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Global Health

Fewer opioid prescriptions filled in states allowing medical marijuana use

by Tien Nguyen
April 13, 2018 | A version of this story appeared in Volume 96, Issue 16

Photo of a doctor's prescription pad with marijuana spilling out of a jar.
Credit: Shutterstock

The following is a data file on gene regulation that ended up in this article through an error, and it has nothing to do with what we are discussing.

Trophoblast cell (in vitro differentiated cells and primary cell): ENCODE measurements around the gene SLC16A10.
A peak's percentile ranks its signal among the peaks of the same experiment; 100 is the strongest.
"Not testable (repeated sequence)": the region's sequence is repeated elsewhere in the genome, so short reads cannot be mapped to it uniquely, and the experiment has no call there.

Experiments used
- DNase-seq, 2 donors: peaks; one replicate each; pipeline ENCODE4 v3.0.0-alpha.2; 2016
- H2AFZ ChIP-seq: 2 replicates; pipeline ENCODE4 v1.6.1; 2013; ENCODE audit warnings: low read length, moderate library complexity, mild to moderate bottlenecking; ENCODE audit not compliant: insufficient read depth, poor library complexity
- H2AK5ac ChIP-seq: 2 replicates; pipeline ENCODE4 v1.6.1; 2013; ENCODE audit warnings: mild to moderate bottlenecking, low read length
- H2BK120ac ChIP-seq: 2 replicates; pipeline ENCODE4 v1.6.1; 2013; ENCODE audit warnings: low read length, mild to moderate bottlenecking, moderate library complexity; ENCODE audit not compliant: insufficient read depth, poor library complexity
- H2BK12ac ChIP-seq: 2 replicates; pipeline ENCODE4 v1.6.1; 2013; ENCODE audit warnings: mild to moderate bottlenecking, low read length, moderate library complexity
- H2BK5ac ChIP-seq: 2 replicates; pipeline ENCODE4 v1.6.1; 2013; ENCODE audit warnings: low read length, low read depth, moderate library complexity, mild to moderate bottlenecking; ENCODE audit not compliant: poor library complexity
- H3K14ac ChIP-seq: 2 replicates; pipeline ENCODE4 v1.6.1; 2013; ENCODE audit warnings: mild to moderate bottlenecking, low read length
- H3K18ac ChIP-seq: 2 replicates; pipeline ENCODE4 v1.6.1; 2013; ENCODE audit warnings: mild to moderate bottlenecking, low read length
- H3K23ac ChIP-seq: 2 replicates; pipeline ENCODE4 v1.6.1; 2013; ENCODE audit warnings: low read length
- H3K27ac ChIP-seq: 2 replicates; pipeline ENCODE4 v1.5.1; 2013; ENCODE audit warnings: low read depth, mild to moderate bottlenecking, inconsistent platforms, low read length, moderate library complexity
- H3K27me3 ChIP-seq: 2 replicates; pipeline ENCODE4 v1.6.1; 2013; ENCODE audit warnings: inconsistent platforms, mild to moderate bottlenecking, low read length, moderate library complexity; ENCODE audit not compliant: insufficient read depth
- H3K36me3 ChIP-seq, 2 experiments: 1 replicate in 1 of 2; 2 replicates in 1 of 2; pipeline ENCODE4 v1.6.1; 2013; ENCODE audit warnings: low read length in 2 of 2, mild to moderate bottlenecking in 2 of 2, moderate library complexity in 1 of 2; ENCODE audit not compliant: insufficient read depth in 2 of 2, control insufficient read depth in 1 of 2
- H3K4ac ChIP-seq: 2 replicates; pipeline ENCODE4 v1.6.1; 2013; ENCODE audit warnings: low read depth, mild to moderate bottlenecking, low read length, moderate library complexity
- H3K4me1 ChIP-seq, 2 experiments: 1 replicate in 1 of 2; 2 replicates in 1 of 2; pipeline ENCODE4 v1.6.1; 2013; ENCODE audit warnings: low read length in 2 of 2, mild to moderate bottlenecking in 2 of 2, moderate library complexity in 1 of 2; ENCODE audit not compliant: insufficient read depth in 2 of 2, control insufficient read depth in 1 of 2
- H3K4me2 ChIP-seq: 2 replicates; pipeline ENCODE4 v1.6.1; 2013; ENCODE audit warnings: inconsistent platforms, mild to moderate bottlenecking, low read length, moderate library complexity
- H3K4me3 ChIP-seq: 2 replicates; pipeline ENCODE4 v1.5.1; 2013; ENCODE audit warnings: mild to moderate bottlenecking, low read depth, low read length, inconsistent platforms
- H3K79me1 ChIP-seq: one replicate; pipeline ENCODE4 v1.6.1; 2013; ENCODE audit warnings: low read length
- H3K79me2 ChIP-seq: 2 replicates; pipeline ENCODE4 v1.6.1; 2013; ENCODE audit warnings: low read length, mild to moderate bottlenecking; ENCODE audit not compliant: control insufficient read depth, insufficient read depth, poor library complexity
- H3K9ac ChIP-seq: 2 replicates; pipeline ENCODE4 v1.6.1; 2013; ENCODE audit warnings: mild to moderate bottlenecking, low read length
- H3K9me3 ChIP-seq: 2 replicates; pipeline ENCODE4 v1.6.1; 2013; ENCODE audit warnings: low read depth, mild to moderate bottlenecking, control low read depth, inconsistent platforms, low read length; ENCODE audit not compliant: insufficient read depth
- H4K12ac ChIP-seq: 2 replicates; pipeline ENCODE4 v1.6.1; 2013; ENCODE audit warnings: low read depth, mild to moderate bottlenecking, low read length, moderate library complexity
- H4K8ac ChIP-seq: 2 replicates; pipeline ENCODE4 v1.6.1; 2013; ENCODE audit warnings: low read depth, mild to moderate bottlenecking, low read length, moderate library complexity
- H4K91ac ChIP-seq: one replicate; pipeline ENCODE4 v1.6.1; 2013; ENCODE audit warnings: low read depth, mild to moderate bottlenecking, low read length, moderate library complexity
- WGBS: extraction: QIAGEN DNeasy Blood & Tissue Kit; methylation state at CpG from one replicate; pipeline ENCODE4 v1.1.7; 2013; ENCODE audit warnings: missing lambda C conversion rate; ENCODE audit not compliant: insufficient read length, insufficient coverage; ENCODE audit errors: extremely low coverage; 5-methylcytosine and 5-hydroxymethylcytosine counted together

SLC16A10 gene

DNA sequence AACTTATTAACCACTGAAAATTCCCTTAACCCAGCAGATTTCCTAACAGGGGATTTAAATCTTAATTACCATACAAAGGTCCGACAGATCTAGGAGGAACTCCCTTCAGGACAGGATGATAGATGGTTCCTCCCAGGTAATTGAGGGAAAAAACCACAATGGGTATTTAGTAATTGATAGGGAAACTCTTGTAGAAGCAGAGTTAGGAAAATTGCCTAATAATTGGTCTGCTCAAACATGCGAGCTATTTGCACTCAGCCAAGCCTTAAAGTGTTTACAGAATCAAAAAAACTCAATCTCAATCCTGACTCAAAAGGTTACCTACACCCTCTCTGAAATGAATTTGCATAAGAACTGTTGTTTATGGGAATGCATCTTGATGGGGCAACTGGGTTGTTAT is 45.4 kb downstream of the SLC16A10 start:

To curb the U.S. opioid crisis, policy-makers have targeted one of its major causes—rampant opioid prescribing—by restricting opioid access. Yet this move has unintentionally pushed some to seek more dangerous alternatives. Now, researchers say a solution may be to increase access to a safer alternative for treating pain: marijuana. People get fewer opioid prescriptions in states that have legalized cannabis use, according to two investigations looking at Medicaid (low-income populations) and Medicare Part D (populations 65 years or older) enrollees (JAMA Int. Med. 2018, DOI: 10.1001/jamainternmed.2018.1007 and DOI: 10.1001/jamainternmed.2018.0266). The Medicaid study showed a 6% lower opioid prescribing rate in states that allow medical cannabis use compared with states without such laws. The Medicare report observed a 7% reduction in daily opioid doses dispensed when states permitted home cultivation and a 14% drop once marijuana dispensaries opened. However, marijuana is an illicit drug akin to heroin and LSD under federal law, which Medicare study coauthor David Bradford of the University of Kentucky says is outdated. The potential for marijuana legalization to reduce opioid use warrants further study and discussion by policy-makers, the researchers say.


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